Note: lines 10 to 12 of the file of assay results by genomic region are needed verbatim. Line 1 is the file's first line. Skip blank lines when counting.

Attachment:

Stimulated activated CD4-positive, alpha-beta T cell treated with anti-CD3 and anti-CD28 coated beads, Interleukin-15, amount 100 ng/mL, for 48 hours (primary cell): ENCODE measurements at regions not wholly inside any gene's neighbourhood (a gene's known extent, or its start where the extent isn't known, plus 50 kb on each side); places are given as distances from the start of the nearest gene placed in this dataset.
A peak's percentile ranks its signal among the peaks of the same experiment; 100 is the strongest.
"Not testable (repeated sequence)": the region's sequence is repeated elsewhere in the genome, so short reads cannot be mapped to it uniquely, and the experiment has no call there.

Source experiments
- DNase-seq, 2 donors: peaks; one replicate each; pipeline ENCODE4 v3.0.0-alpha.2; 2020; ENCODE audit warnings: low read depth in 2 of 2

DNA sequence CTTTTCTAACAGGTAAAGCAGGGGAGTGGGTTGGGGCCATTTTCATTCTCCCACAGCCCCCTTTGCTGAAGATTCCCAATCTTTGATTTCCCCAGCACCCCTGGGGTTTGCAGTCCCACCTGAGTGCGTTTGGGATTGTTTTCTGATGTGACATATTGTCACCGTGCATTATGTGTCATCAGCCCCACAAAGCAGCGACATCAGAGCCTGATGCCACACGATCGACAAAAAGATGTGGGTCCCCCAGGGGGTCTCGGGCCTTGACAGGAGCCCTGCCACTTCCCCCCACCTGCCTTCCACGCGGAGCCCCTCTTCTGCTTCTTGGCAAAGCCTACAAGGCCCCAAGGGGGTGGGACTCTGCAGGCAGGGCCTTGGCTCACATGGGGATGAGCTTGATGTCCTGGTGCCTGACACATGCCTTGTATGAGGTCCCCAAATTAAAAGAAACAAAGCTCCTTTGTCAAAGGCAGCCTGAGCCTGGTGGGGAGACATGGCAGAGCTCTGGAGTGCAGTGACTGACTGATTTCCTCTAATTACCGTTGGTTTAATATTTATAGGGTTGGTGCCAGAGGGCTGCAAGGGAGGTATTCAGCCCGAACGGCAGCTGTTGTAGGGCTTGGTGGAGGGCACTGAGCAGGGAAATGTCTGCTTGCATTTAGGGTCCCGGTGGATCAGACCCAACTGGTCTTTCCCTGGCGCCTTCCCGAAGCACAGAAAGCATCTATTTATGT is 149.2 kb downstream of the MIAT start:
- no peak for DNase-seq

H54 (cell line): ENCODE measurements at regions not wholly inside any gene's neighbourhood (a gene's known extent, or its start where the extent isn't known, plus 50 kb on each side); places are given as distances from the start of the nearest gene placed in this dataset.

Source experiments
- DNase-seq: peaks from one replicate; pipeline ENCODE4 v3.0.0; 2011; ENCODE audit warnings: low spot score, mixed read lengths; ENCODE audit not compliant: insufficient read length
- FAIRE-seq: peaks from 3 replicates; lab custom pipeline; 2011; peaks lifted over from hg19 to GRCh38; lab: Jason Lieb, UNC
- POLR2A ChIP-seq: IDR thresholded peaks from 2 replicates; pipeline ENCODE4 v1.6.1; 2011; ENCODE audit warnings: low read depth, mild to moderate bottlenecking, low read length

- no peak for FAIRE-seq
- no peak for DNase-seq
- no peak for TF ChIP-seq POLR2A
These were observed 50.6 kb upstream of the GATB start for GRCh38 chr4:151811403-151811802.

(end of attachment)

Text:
- DNase-seq: peaks from one replicate; pipeline ENCODE4 v3.0.0; 2011; ENCODE audit warnings: low spot score, mixed read lengths; ENCODE audit not compliant: insufficient read length
- FAIRE-seq: peaks from 3 replicates; lab custom pipeline; 2011; peaks lifted over from hg19 to GRCh38; lab: Jason Lieb, UNC
- POLR2A ChIP-seq: IDR thresholded peaks from 2 replicates; pipeline ENCODE4 v1.6.1; 2011; ENCODE audit warnings: low read depth, mild to moderate bottlenecking, low read length